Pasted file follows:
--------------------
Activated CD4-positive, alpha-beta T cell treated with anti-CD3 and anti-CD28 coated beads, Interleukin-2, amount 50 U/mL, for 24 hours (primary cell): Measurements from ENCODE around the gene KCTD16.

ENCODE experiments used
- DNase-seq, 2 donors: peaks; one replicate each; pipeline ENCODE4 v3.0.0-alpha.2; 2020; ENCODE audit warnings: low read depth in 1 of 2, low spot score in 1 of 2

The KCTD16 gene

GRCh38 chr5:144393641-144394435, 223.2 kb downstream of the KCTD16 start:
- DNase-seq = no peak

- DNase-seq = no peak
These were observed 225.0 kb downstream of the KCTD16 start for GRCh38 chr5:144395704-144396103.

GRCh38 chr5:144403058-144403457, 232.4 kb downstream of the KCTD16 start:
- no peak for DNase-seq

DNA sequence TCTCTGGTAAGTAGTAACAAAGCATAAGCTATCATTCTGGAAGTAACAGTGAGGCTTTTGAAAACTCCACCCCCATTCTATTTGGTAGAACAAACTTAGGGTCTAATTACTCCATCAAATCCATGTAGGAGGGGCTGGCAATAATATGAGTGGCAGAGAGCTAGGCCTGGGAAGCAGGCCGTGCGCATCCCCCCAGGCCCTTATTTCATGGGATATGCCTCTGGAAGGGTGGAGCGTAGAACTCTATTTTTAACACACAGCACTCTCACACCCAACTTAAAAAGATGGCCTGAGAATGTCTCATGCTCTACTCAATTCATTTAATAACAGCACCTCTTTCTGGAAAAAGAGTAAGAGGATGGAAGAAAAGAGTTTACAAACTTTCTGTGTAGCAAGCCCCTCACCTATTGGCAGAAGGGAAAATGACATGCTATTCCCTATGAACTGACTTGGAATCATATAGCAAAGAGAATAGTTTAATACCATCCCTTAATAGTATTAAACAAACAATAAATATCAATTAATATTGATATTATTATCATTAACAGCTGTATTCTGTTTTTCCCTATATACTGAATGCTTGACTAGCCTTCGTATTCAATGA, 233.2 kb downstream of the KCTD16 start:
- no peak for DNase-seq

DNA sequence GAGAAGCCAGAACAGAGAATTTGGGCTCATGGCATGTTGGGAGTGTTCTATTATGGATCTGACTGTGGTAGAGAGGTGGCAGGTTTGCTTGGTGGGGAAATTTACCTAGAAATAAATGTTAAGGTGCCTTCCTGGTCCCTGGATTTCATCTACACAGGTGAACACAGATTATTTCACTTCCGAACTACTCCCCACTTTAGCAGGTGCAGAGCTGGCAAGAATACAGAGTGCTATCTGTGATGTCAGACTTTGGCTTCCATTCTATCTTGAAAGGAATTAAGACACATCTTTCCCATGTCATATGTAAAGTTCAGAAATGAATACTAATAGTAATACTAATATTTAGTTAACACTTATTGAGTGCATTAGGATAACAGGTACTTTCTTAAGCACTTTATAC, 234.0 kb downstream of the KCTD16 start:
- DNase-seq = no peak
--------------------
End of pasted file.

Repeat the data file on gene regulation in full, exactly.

Activated CD4-positive, alpha-beta T cell treated with anti-CD3 and anti-CD28 coated beads, Interleukin-2, amount 50 U/mL, for 24 hours (primary cell): Measurements from ENCODE around the gene KCTD16.

ENCODE experiments used
- DNase-seq, 2 donors: peaks; one replicate each; pipeline ENCODE4 v3.0.0-alpha.2; 2020; ENCODE audit warnings: low read depth in 1 of 2, low spot score in 1 of 2

The KCTD16 gene

GRCh38 chr5:144393641-144394435, 223.2 kb downstream of the KCTD16 start:
- DNase-seq = no peak

- DNase-seq = no peak
These were observed 225.0 kb downstream of the KCTD16 start for GRCh38 chr5:144395704-144396103.

GRCh38 chr5:144403058-144403457, 232.4 kb downstream of the KCTD16 start:
- no peak for DNase-seq

DNA sequence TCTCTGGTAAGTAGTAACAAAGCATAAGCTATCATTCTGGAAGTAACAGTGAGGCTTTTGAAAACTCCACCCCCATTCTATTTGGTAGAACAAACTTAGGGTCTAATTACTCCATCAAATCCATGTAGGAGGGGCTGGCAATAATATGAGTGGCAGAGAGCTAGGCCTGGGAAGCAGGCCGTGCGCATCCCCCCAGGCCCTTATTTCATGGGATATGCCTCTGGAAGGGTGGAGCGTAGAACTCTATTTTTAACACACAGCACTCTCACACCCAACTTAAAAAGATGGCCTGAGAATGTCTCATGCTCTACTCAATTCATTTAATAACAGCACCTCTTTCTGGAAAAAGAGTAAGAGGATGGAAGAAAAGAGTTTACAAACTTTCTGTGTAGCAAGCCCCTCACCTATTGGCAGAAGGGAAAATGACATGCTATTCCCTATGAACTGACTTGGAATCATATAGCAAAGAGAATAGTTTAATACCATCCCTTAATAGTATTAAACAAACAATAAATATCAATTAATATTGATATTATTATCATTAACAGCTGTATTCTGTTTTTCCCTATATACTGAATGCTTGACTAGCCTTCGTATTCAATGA, 233.2 kb downstream of the KCTD16 start:
- no peak for DNase-seq

DNA sequence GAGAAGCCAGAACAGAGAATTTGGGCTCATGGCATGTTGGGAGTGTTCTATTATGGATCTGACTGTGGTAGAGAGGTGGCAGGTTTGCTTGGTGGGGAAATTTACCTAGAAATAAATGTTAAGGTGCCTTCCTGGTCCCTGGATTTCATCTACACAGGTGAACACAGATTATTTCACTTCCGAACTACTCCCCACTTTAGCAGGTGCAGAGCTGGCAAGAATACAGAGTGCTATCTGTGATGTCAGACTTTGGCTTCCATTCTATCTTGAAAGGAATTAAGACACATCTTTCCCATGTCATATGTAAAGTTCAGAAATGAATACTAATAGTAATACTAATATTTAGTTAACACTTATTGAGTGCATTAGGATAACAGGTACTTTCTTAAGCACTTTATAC, 234.0 kb downstream of the KCTD16 start:
- DNase-seq = no peak